Fermenting: 3 Things I Wish I F*cking Googled

By : Dana Miele

I have spent a lot of time turning my apartments around Southern Ontario into mini food-science labs. When the projects end with cured meats or delicious butters the patience is thicker. However when you’re making the room smell like old fish and rotten vegetables and spicy fire water, people start to get pissed. Alas, I’ll take all the eye rolls and impatience because it ended with some pretty interesting learning and some decent pickles. In some cases 30L of hot sauce.

I thought watching a Youtube video about live products was enough… however, just like any overhead food video on the internet, they fail to mention all the technique.

There is always a technique, just like everything but even more so when you’re dealing with mold, yeast and bacteria.



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EXPLOSIONS:

I came home after a long shift in the kitchen to 20, 2L Mason jars that had exploded all over the dining area. It was a studio apartment and I lived alone, so fortunately only I had the pleasure of breathing in the rotten scotch pepper fumes and cleaning the glass… Here is the lesson.

OPEN your jars daily. This is something you will need to do Every. Single. Day.

Brush your teeth, open your projects.

This is how I remembered everyday, this is called: “Burping.” Grab yourself a glove if the peppers are hot, open the jars and release the gases (you will hear the release if you’re fermenting properly) push your veg/fruit down into your brine and seal it back up. If you don’t do this, you’re in for a hot and sharp afternoon, or 3AM depending on what you get back from work.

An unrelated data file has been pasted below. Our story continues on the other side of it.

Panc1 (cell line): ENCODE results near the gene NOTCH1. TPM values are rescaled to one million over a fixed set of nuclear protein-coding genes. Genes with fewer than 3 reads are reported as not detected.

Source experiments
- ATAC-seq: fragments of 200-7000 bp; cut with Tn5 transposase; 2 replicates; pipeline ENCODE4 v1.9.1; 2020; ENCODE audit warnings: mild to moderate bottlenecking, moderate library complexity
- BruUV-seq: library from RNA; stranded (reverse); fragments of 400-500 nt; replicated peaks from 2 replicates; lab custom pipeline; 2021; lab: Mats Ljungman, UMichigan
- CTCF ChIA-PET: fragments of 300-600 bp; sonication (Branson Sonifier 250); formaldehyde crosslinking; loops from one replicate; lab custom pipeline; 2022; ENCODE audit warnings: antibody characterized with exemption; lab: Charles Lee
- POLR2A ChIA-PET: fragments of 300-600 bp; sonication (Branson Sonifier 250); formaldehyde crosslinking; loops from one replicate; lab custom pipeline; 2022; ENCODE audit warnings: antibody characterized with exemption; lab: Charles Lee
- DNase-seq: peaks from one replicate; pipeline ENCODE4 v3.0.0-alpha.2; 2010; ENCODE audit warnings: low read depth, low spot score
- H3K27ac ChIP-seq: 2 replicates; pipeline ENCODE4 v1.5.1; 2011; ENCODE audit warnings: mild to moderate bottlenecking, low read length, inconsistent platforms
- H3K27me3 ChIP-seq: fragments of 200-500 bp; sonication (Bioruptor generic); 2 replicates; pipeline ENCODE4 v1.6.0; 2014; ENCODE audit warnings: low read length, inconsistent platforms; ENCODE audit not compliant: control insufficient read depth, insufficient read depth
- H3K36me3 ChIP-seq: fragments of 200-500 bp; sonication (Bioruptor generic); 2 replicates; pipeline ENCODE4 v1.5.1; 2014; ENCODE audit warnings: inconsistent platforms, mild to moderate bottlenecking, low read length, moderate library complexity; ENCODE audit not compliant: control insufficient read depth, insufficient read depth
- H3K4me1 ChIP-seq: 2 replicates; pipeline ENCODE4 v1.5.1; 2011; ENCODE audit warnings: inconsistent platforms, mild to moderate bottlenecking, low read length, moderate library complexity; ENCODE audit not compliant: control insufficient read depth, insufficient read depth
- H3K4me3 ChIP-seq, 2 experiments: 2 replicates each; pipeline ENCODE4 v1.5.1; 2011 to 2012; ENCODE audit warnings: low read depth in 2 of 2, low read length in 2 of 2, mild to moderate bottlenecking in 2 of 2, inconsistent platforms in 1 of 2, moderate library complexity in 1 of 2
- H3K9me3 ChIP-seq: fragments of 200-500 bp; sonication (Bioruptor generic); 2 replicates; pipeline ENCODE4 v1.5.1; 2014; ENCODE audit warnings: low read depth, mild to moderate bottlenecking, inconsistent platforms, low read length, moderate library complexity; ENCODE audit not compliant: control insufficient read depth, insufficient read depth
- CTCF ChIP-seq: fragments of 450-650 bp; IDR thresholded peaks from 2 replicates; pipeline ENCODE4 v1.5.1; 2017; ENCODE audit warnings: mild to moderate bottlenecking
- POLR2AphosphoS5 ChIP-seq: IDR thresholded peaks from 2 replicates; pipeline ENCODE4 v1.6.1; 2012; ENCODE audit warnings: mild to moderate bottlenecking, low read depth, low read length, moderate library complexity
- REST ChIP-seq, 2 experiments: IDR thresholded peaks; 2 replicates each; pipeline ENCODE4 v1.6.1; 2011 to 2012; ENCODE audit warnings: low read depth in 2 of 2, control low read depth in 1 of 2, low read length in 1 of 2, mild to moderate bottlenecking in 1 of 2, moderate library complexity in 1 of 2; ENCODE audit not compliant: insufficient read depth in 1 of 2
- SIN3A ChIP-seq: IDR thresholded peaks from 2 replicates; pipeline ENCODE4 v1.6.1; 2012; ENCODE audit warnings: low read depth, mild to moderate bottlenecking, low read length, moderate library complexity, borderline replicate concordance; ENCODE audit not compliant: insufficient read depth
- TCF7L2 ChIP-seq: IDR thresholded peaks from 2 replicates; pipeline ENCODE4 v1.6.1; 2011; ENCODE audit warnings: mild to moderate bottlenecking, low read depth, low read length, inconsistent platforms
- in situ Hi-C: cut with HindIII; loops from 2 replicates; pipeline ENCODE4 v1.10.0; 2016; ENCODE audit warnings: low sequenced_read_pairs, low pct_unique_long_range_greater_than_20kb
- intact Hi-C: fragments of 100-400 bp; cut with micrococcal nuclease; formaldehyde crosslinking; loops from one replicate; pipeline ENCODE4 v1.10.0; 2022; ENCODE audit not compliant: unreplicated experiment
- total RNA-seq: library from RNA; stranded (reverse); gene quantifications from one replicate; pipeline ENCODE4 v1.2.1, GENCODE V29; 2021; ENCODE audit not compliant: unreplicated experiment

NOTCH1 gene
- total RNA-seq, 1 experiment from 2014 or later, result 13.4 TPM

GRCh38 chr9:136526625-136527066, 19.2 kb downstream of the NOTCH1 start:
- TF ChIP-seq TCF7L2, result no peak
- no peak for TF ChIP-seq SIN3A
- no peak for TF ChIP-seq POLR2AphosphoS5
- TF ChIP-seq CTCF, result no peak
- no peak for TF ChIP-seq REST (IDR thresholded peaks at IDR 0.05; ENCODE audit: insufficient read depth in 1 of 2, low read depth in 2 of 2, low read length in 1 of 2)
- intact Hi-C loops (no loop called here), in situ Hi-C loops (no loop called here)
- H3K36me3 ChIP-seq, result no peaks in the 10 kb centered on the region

If you’re fermenting a lot, check out 1-way gas exchange lids, or air lids.

Fermentation is alive, treat it as such. How would you feel if you were cooped up in a jar all day?


Bonus tip: don’t touch your eyes or privates after you touch hot things. Sounds simple? No. No it is not.


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WATER:

Most water in Southern Ontario has chlorine in it. You do not want to be making any type of fermenting brine with chlorinated water. If you have the forethought to measure the water you need at least 24 hours before hand and leave out, the chlorine will evaporate over that time. I typically do this, since boiling your water and cooling it almost takes as much time anyway.

Why don’t you want to use chlorinated water? It is the single most important ingredient in fermenting. You can’t build a house on sand. Unless it’s Angok Wat, but that’s a different story.



CONSISTENCY:

Don’t promise it, don’t even try. Sorry to say, there is none. Just like people, live projects will change depending on climate, geography and the moon cycle. It’s no joke that when you’re trying to prepare a fermented project for a place that requires consistency, it’s not going to work out for you...unless you’re cheating it, which is not what we are doing here!

Even the Godfather of mass fermenting, Tabasco itself will change it’s hot sauce consistency as the island it’s fermented on sinks lower and lower each year.

This is a beautiful thing for someone who is doing small-batch. However, if you’re promising your boss a consistent project to sell to the head office and it tastes a lot different in September then it did in March, don’t blame me- I already did.


-Good luck and spread the spores.